Fantasy Football Intelligence: Hello, I Must Be Going

The headline refers to the title of Phil Collins’ second solo album. Trust me, the other options I had were even more obscure to anyone under 50. The album had a number of hits, including a cover of The Supremes’ “You Can’t Hurry Love”. Another thing you can’t hurry but must be on top of is regular maintenance of your fantasy roster. As we head into the bye weeks and the meat of the season, managing your roster is as important to your success as the draft was a month ago.

If you read this blog and valued assets like Kerryon Johnson, Cooper Kupp, Chris Godwin, Austin Hooper and the Patriots’ defense higher than your competitors and you faded Joe Mixon, Cam Newton, the Minnesota receivers and Antonio Brown you might be off to a good start, but nobody bats 1.000. We appear to have been much too low on Lamar Jackson and Nick Chubb and too high on Matt Ryan for instance.

The bye weeks started slowly with only George Kittle and Le’Veon Bell owners significantly effected last week. This week is soft too, with Kerryon Johnson and Kenny Golladay owners shorthanded. Also missing out are defense streamers who are getting fat using Miami’s opponents. (Miami and Detroit are the only teams not playing in week 5.) But beginning with week 6 and through week 12, the bye weeks will be much more impactful on our rosters.

 

What? We can’t live on rock alone. Just like with our fantasy rosters, there is value in being eclectic.

At some point in the next few weeks, whether due to bye weeks, injury or poor performance, you will need to be making roster changes. You can make trades, but they are not always easy. Setting aside the practice of preying on bad owners with stupid trades, I’m talking about leagues where everyone knows what they are doing, at least to some extent. Good owners can find a trade partner by looking at everyone’s areas of strength and weakness and finding options that match up with your own. For example, if your roster is big enough for two TEs and you drafted Mark Andrews or Darren Waller as a backup to a Kelce, Ertz, Kittle or Engram, you have a pretty good player warming your bench. It is a luxury that is great to have for byes and injuries, but if you are not getting the production you hoped for from your RB2 or WR3, you should trade that luxury to an O.J. Howard or Hunter Henry owner for someone you can plug in every week. Points on the bench don’t win fantasy games, points in the lineup do. By the way, if you can get the right player in return, I am not against trading the name brand you originally drafted as a starter and going with the deeper pick, particularly Andrews. Taking a walk down memory lane, in 2004 I drafted All-Pro Tony Gonzalez as my starter at TE and a second year former basketball player who was getting some buzz in San Diego named Antonio Gates as his backup. I ended up trading Gonzalez and wound up just fine. I’m not saying that Andrews or Waller is Gates, but both look like reliable starters so if you can get a significant upgrade at WR or RB for Kittle or Ertz, i would be comfortable starting Andrews the rest of the way.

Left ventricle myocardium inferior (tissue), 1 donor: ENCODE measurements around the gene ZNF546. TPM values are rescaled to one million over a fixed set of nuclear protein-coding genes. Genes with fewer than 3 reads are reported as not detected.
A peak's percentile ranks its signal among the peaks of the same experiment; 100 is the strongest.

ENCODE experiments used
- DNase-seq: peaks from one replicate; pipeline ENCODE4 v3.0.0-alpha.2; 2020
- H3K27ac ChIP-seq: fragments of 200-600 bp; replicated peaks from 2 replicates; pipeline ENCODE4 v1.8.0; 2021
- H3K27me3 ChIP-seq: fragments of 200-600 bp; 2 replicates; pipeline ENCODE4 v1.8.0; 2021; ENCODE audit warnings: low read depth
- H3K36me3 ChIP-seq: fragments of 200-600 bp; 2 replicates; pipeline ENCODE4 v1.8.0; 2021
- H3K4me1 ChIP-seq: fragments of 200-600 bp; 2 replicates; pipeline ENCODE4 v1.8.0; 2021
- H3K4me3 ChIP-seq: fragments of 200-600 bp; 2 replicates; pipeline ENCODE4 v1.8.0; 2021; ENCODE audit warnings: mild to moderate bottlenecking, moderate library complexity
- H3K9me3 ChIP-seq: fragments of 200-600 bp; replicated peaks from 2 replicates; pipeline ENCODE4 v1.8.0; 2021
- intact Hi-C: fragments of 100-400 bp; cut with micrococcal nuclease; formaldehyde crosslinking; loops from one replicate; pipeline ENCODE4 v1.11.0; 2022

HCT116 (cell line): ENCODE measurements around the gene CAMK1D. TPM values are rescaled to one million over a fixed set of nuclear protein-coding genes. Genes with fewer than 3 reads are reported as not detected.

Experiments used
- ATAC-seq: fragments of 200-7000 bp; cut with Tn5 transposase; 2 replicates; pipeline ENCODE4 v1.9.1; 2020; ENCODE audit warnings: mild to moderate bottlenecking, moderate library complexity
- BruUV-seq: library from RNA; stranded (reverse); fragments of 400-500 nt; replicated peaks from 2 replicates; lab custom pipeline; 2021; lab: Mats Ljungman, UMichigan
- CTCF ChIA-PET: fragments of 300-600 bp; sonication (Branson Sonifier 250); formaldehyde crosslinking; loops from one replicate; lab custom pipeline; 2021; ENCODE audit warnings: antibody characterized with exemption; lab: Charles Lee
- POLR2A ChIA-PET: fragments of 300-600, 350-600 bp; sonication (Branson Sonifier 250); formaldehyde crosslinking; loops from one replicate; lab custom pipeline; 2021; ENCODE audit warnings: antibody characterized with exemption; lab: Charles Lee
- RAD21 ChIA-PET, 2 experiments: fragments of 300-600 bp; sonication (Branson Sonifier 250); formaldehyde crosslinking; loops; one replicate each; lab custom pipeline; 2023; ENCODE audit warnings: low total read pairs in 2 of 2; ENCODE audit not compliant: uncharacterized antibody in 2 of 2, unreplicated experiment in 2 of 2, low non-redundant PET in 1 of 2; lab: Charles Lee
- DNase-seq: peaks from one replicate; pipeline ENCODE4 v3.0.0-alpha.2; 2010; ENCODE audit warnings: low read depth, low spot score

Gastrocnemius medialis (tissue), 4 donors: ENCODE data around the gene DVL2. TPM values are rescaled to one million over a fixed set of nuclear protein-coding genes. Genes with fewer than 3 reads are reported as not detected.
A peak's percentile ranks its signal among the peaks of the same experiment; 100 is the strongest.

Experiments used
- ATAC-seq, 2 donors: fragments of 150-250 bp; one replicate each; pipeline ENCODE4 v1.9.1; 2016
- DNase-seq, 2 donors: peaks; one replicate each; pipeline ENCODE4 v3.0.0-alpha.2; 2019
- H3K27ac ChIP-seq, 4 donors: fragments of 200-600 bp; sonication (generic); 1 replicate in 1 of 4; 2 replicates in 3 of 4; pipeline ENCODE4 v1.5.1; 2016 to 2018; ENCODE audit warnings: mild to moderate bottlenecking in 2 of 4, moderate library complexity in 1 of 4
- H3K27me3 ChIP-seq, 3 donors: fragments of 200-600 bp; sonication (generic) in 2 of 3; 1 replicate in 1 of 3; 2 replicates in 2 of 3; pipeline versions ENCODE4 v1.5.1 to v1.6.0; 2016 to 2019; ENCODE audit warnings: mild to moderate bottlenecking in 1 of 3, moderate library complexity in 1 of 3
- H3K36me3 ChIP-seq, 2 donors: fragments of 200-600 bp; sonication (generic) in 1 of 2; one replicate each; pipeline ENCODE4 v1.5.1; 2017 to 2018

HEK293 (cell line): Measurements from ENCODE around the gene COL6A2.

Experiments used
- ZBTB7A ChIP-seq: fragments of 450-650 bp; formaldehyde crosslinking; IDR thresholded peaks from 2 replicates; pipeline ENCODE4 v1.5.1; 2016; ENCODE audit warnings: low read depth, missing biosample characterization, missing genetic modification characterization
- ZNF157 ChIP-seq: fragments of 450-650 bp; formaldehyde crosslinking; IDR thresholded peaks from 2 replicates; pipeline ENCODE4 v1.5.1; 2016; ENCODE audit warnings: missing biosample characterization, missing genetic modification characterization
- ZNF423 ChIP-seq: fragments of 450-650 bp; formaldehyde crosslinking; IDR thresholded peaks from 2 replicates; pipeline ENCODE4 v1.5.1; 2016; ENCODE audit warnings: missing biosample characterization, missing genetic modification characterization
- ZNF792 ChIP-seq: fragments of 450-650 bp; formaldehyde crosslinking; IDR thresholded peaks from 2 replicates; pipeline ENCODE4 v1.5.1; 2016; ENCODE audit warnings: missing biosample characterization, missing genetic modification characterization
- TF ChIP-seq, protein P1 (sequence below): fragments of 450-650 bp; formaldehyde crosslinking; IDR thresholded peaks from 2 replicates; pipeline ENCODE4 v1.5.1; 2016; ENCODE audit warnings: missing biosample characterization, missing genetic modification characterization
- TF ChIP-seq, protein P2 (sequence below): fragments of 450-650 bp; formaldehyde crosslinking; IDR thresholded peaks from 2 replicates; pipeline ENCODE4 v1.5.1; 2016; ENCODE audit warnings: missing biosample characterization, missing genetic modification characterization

Trades are hard though, because all but the most disciplined fantasy owners tend to overvalue their own players. Logically speaking, if you drafted someone before anyone else, it stands to reason most of the time that you think more of him than the other owners do. This makes the objective analysis above harder for many owners to do.

As a result, a lot of guys propose the ol’ 2 for 1 where an owner offers two usable starters for a superstar. Unless your lineup is devastated by injury or your league is so deep that there is no usable talent on the waiver wire, you never want to trade a superstar unless you are getting one back. It isn’t really a 2 for 1 anyway; you will need to cut somebody before accepting the deal, so know who you are going to cut and look at it like a 2 for 2. Still considering it? Your opponent will need to pick someone up, and in all but the deepest leagues, there is still value on the waiver wire, particularly at QB and WR, so look at what he is getting. He gets your superstar and the best available free agent at the time the trade goes through and you get the two guys he offered you in exchange for the superstar and the bottom guy on your roster. Most of the time that is a losing equation.

So trading is tough. Good on you if you can do it, but you need to master the waiver wire. In most leagues, you make your waiver claims on Tuesday, they process overnight and are on your roster Wednesday morning. The waiver order rules are different in different leagues, but if you are holding a high priority (one of the top few picks), it is valuable. Depending on where you are in the standings, you need to consider different strategies.